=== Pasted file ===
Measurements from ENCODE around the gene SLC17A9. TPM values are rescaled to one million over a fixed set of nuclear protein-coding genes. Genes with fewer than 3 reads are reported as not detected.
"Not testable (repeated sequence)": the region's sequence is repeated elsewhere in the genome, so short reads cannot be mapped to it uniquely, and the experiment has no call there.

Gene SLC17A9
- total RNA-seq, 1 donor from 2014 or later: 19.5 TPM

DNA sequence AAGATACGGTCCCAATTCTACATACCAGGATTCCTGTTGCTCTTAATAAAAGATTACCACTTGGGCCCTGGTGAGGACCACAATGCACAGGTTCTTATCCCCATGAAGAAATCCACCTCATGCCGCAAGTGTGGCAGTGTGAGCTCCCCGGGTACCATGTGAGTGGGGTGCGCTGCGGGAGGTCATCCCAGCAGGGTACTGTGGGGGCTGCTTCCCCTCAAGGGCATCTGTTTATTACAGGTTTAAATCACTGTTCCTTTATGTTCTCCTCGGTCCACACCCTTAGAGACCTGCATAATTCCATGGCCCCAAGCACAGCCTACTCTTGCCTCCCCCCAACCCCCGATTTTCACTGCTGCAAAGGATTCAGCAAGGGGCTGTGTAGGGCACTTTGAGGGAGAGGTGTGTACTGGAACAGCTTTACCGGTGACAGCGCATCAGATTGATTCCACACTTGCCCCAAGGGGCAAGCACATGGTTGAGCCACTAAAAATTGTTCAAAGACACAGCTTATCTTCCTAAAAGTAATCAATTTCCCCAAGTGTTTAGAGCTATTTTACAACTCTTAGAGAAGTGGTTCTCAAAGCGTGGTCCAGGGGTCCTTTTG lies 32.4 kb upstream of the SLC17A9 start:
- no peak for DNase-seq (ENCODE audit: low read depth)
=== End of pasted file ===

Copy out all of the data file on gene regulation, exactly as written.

Measurements from ENCODE around the gene SLC17A9. TPM values are rescaled to one million over a fixed set of nuclear protein-coding genes. Genes with fewer than 3 reads are reported as not detected.
"Not testable (repeated sequence)": the region's sequence is repeated elsewhere in the genome, so short reads cannot be mapped to it uniquely, and the experiment has no call there.

Gene SLC17A9
- total RNA-seq, 1 donor from 2014 or later: 19.5 TPM

DNA sequence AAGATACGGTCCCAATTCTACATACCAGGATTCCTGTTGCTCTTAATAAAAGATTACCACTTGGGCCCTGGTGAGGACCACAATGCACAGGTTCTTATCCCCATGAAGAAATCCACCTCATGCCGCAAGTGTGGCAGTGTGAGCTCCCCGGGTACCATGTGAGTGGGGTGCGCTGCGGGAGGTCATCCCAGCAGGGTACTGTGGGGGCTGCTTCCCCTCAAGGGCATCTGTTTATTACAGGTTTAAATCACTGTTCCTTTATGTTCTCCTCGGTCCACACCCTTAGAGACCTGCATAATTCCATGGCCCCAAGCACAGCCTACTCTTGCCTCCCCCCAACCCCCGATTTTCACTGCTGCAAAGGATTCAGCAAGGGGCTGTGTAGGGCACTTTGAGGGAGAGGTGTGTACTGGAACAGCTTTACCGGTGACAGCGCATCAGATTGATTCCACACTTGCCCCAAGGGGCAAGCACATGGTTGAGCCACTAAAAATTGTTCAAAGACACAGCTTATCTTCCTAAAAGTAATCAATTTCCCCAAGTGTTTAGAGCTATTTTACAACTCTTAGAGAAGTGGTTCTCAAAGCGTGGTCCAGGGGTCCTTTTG lies 32.4 kb upstream of the SLC17A9 start:
- no peak for DNase-seq (ENCODE audit: low read depth)